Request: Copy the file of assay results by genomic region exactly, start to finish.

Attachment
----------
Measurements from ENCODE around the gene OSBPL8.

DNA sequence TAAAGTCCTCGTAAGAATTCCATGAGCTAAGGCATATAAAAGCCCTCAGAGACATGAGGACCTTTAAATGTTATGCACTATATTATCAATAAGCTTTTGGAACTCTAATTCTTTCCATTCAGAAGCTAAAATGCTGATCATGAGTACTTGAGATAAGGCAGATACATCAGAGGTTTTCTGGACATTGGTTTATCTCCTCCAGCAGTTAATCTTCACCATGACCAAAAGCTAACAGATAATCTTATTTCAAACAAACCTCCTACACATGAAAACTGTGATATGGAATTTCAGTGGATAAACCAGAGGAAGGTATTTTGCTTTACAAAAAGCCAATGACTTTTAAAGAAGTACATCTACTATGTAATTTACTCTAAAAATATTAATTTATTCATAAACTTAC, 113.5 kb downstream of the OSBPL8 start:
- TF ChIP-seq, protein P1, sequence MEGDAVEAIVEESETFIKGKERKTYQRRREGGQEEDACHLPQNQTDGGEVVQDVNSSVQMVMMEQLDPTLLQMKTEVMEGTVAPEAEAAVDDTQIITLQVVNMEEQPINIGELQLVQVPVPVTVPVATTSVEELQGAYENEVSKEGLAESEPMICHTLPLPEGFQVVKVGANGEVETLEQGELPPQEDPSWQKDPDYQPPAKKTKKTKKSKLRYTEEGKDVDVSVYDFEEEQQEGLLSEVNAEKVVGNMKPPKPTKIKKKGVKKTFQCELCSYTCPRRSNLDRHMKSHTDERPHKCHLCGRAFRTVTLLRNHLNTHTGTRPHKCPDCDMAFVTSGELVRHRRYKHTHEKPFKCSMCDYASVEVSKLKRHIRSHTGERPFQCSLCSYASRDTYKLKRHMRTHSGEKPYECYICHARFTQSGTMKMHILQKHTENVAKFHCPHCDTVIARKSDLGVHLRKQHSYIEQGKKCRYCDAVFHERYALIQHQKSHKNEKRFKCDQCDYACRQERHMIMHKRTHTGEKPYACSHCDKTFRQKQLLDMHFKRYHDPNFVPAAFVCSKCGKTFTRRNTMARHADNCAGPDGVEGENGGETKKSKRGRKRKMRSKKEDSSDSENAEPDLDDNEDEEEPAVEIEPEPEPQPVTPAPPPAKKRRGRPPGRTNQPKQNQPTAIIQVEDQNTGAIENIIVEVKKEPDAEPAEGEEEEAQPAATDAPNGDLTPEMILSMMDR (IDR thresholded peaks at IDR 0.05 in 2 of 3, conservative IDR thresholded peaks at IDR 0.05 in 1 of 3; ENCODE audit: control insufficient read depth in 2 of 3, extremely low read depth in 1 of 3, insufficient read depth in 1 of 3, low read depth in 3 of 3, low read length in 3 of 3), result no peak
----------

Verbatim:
Measurements from ENCODE around the gene OSBPL8.

DNA sequence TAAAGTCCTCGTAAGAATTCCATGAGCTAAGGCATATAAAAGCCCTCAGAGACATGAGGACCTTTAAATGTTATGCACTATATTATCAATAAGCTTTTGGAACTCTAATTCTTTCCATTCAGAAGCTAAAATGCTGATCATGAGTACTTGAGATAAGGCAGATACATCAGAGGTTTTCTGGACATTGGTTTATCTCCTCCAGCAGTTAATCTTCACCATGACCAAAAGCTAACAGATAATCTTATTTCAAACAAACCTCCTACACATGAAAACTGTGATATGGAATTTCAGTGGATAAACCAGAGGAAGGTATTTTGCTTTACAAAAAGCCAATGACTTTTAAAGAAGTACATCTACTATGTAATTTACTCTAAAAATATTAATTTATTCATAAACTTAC, 113.5 kb downstream of the OSBPL8 start:
- TF ChIP-seq, protein P1, sequence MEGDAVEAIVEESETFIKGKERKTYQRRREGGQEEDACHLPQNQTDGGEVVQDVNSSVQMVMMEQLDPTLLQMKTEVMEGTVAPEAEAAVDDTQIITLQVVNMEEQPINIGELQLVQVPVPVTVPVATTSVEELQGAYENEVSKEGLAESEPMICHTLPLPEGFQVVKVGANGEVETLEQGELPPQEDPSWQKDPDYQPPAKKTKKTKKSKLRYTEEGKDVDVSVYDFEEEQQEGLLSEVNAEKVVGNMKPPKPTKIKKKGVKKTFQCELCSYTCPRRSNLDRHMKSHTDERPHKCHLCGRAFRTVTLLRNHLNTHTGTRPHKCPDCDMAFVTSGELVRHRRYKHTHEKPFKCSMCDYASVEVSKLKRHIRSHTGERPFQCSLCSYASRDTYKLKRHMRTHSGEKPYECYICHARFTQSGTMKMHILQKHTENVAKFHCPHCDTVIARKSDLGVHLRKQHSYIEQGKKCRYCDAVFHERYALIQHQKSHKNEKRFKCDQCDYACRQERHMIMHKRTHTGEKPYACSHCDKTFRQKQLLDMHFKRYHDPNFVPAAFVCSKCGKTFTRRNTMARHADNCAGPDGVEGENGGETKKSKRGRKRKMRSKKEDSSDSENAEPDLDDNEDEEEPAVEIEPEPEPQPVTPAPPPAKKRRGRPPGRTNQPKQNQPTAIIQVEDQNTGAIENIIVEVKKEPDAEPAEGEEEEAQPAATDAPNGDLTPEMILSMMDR (IDR thresholded peaks at IDR 0.05 in 2 of 3, conservative IDR thresholded peaks at IDR 0.05 in 1 of 3; ENCODE audit: control insufficient read depth in 2 of 3, extremely low read depth in 1 of 3, insufficient read depth in 1 of 3, low read depth in 3 of 3, low read length in 3 of 3), result no peak